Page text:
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In this episode, Matt Swain interviews Hanshi Dave Kovar, founder of Kovar Systems and Kovar Satori Academies, eighth-degree black belt, and known within the martial arts industry as the “Teacher of teachers.” Dave shares how his on-the-mat, hands-on martial arts business is surviving in a physically distanced world and how a “black-belt mindset” can help us get through uncertain and challenging times because when you “change your perspective, your life changes with it.”
Go Digital: “It’s ironic that, when it comes to our academies, we've been trying for the last four years to get online and to make sure that we had all our curriculum in our digital resource library that students could go to if they wanted to practice at home. What we couldn't do in four years, we were actually able to do in about four days. Once we got shut down, we transitioned to online classes, and we were up and running the very first week… It's really forced us to step up our game when it comes to bringing quality content to our clientele. It makes me realize how much more room there was to add more value to our clients and that’s what we're really focusing on… It's amazing how effective you can be with online classes when you can actually interact with students. We seeing students improving in certain areas, more so than we could have imagined.”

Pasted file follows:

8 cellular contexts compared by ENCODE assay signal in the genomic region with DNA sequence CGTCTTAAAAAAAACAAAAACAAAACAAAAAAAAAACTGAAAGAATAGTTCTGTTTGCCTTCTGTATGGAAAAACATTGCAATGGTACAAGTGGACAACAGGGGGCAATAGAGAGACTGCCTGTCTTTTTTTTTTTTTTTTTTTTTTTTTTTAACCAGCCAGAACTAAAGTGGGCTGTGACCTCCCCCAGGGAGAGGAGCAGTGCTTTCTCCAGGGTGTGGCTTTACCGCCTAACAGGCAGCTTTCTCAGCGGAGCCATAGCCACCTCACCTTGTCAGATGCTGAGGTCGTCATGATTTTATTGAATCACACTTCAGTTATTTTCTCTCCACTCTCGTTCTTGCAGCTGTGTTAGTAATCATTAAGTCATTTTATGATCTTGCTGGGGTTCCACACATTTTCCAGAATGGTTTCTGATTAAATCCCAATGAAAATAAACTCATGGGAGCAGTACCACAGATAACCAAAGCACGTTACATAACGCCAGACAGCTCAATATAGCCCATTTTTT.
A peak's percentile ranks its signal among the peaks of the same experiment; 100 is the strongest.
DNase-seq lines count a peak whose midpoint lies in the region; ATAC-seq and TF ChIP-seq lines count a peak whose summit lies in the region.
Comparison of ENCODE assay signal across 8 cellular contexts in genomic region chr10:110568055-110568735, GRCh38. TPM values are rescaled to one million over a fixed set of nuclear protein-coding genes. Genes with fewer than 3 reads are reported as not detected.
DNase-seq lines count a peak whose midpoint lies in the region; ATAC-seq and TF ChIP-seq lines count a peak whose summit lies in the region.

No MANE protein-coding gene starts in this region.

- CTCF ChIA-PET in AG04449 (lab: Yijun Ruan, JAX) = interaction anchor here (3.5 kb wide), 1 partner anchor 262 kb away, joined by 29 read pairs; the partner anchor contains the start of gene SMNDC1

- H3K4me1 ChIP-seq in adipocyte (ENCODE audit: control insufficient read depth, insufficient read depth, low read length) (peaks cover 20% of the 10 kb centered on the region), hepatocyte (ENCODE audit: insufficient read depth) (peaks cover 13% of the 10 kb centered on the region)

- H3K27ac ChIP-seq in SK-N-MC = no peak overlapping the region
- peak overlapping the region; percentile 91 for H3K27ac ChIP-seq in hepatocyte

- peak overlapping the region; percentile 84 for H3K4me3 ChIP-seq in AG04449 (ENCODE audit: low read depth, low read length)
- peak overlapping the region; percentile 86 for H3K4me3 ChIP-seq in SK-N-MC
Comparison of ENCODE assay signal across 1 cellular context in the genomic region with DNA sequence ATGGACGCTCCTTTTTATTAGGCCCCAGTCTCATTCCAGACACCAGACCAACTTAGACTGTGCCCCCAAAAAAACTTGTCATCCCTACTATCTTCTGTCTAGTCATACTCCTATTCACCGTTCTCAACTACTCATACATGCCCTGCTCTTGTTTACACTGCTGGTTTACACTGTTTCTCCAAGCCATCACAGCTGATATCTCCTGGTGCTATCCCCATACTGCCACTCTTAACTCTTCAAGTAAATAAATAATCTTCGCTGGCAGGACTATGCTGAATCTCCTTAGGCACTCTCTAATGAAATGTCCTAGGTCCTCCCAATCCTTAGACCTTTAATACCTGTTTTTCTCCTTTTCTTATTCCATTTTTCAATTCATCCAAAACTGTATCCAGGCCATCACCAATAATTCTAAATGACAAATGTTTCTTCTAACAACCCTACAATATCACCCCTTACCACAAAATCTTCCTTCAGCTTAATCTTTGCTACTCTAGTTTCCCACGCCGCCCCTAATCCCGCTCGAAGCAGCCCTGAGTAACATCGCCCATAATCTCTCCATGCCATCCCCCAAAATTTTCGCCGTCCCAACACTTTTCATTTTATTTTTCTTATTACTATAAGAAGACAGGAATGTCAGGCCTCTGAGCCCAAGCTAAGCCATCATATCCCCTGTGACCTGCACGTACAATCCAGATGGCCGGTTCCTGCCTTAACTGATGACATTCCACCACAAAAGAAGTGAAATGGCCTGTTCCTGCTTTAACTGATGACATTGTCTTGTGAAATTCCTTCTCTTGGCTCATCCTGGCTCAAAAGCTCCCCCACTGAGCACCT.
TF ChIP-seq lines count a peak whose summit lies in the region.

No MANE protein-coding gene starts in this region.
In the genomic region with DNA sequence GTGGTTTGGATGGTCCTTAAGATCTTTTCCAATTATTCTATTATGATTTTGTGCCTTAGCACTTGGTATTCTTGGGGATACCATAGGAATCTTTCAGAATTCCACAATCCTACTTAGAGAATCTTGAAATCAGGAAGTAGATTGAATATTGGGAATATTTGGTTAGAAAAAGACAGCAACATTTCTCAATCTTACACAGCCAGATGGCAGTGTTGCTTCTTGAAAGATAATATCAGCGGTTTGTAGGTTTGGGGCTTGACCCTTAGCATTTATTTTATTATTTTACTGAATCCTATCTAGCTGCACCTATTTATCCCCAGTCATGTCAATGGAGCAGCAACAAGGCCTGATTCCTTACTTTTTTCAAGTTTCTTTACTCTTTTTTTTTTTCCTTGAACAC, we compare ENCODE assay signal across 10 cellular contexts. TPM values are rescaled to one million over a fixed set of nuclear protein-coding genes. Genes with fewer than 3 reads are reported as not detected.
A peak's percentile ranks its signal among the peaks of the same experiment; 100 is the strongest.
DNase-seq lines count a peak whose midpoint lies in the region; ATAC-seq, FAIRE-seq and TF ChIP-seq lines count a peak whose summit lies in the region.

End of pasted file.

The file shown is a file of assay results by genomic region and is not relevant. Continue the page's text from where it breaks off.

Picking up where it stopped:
Take Care of Yourself: “The very moment that we're able to change our perspective and look at things differently, our life changes with it… One foundational mindset is, ‘I take great care of myself because the world needs me at my best.’ I'm a better father, husband, boss when I'm feeling good about myself. We really owe it to the people in our circle to take great care of ourselves. There's an old Indian proverb, ‘Those who have their health, have a thousand goals, those that don't have but one.’ This is paramount for everything else to work.”
Find Your Question: “Any time your mind starts to waiver, affirm, ‘I can always do more than I think I can.’ Being optimistic doesn't allow you to do impossible things, but it helps you realize your potential. If I have a challenge, and this is especially valuable during these times, I position that challenge in the form of a question that assumes there's an answer. What does that mean exactly? For example, for the COVID-19 crisis, I ask myself, ‘How can I manage this crisis in a way that brings a maximum benefit to my community, my business, and my family?’ That's the question that I pose to myself every day. That gets me really focusing on solutions versus worrying about the challenges.”
Achieve Calm: “Another mindset is, ‘I remain calm even in challenging situations.’ That is easy to say, hard to do but worthy of the challenge. You see it in martial arts or combat sports where the old veteran steps into the ring or cage and the young guy is trying to get in their head. The veteran remains calm because he knows that if he loses control of his emotion, that he's not going to do well. Being calm and centered is really the key. To develop that, start by using everyday adversity as a way to develop mental toughness. That's your chance. There's nothing you can do about it. That's when you sit up straight, you take a deep breath, and you practice being calm right then… Having the right mindset and staying focused and positive is like bathing. You don't just do it once in a while; you take a shower every day, right? It's a real conscious effort to maintain. These are not easy times and they may get harder. That's why we need to be at our best.”
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